Comprehensive Master Plan for Tehran
Tehran, Iran
Completed: 1969

The Comprehensive Plan for Tehran was based on extensive research studies and analyses of the social, economic, political, and physical base of the City of Tehran. A 25-year planning horizon was chosen as the framework for devising alternative development strategies to guide urban growth and the rehabilitation of aging areas of the City.

The Plan propose that growth and development be fostered at 3 levels of self-supporting urban units, each served by an activity center with a scale of services ranging from small neighborhoods (5,000 people), to community centers (20,000 to 30,000 people), all the way up to urban regions (300,000 to 500,000 population clusters). Each level of community structure would be integrated closely with their support services including the educational system; residential, commercial and governmental developments.

The second most innovative aspect of the Plan was its recognition of the need for an integrated mass rapid transportation system at the same time that it sought to minimize the use of private cars for personal mobility within the City. To accomplish these seemingly divergent goals, the Plan proposed a major two-level transportation concept. The rapid transit spine would serve the highest density corridors in support of the established westward trend of growth of the City. A secondary spine of freeways paralleled that higher density corridor, providing a complementary lower density corridor within the rapid transit loops. Combinations of highways, separated by open spaces, were designed to serve different levels of communities and their support activities.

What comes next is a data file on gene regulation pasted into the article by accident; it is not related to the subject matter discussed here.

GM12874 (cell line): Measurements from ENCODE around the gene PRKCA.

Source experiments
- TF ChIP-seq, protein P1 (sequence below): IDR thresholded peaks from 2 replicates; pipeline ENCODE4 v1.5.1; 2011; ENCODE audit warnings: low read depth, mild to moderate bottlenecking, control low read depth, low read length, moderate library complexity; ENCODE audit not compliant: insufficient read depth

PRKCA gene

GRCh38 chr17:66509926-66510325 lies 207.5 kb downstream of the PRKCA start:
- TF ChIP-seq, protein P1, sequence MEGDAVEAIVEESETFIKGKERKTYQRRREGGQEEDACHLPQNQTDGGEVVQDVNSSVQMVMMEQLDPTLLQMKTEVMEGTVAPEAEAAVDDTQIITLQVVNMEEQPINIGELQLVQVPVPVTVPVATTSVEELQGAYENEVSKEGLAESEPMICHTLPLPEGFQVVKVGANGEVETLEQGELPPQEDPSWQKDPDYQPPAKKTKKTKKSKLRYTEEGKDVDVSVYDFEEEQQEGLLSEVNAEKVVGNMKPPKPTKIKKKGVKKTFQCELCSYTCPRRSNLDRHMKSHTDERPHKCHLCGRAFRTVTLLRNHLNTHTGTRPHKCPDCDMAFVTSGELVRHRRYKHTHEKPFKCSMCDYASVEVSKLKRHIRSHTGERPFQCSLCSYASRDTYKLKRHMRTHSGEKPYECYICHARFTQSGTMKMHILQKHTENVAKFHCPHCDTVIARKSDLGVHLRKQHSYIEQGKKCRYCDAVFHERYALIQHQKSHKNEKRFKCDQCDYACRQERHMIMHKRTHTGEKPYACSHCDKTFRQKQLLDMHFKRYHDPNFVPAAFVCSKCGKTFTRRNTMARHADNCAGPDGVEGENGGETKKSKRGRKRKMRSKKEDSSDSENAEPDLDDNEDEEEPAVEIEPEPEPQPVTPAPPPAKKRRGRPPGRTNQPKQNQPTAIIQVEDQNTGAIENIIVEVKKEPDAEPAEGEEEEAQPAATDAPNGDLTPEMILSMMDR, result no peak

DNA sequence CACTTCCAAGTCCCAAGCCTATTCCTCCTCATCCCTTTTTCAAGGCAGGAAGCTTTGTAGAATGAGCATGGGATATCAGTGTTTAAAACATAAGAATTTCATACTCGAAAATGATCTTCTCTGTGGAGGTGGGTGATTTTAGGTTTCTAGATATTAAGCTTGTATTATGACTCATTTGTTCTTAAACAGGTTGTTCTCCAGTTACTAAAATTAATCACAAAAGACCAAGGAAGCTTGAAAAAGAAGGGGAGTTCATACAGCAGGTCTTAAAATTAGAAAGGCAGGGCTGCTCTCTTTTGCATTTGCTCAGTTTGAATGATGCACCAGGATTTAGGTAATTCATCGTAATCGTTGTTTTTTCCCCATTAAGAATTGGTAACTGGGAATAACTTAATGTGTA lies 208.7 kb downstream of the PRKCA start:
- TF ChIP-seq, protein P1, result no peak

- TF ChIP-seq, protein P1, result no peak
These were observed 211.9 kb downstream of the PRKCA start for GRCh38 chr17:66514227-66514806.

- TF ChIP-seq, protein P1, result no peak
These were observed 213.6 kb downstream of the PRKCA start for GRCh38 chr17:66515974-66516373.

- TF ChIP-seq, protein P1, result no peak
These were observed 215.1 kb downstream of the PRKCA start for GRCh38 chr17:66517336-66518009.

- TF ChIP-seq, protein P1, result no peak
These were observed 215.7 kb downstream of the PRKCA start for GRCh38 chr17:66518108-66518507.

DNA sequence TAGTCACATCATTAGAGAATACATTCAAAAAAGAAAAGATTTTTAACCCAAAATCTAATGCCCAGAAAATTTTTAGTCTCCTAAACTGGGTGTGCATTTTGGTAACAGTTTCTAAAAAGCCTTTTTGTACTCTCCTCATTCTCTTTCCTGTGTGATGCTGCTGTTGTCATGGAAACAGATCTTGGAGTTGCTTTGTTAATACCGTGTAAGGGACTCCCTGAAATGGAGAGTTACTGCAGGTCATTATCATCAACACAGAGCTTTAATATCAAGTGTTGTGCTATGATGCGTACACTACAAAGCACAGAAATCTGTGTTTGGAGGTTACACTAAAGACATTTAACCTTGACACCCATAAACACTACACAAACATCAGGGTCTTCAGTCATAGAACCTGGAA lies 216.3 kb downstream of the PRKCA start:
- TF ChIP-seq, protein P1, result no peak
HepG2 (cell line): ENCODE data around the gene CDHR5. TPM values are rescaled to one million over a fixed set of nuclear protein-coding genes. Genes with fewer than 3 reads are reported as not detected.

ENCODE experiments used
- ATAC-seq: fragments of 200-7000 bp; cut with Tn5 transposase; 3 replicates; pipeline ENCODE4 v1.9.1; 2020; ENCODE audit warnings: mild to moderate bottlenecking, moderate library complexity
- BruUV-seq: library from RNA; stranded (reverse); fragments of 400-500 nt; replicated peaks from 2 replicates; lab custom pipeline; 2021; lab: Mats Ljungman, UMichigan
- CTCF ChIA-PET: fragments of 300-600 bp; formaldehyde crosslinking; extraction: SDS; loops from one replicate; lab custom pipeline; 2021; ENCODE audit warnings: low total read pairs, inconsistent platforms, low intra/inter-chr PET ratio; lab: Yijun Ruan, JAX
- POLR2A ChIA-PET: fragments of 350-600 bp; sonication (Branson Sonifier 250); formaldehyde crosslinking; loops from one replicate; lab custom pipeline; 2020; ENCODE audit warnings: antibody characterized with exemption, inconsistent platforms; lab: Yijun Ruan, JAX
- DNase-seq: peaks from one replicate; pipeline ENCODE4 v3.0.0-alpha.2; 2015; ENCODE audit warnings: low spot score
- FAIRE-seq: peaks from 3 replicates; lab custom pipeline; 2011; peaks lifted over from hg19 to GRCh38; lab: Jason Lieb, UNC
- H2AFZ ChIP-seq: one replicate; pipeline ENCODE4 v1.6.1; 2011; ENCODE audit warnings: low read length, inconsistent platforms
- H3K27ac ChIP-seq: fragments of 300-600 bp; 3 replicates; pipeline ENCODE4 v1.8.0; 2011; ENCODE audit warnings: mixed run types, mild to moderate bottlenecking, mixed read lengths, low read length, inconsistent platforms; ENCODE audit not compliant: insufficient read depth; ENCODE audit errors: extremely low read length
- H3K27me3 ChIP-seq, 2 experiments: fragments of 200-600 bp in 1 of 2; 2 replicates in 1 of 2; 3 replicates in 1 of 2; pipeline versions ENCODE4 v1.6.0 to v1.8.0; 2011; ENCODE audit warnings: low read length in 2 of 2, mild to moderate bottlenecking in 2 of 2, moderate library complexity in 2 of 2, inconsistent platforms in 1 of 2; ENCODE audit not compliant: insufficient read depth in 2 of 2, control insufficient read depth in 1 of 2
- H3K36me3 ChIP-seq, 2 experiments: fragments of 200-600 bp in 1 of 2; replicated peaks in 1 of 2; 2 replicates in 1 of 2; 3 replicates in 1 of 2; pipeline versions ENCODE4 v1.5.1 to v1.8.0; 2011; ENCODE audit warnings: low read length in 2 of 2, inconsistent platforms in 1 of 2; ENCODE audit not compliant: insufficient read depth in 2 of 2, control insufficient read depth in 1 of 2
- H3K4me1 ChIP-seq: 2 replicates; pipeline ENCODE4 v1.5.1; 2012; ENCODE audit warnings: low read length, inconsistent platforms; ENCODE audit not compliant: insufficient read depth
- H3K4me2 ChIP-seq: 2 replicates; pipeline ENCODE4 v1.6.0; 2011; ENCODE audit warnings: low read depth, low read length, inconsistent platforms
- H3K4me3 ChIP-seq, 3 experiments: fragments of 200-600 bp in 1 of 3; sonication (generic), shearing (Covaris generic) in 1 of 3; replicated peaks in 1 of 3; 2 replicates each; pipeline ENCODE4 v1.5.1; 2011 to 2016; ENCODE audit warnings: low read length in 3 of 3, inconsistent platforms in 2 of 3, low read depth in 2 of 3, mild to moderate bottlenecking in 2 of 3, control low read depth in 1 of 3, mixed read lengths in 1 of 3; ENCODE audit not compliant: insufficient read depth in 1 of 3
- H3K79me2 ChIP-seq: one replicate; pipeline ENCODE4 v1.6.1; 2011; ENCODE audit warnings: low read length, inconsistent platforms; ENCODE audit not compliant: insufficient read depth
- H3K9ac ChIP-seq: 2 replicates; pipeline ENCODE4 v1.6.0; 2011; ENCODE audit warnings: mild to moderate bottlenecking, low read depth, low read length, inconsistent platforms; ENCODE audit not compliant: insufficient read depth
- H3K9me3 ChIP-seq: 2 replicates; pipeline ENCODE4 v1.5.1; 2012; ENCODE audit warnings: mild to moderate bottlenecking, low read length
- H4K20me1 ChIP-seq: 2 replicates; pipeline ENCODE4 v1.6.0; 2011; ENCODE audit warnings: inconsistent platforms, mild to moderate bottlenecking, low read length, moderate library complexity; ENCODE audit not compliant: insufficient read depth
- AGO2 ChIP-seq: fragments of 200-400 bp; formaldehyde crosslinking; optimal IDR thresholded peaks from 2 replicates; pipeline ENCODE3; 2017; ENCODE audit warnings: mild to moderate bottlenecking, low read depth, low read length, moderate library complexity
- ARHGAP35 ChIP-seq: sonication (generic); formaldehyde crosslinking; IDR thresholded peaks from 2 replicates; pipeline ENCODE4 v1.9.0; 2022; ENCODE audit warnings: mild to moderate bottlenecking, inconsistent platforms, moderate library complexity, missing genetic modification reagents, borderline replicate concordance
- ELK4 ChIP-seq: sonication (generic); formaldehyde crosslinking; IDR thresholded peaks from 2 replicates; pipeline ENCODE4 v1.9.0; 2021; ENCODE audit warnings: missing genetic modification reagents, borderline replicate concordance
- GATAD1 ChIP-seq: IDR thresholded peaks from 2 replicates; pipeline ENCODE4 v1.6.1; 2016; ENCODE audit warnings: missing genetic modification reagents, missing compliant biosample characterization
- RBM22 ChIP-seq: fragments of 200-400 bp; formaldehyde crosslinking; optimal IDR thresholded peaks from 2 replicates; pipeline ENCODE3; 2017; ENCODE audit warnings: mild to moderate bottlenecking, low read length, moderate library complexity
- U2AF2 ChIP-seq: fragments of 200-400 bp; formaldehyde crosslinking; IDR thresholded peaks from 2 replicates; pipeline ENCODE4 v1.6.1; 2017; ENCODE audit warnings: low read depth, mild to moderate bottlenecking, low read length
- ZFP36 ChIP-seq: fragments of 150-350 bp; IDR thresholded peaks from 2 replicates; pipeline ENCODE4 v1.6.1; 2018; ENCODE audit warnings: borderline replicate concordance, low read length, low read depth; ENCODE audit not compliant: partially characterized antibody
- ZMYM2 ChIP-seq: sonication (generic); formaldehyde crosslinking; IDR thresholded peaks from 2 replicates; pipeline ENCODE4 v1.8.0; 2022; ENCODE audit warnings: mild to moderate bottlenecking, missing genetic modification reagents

A third series of detailed recommendations in the Plan called for renewal and rejuvenation of older, existing areas of the City. The Plan recommended small, locally-phased renewal efforts be undertaken in neighborhoods using a programmed strategy dedicated to minimizing disruption to the established social and communal fabric of each area. After a collection of blocks was physically enhanced, the resident families would be returned together to enable them to retain their long-standing links and relationships -- factors so important to long-term community viability.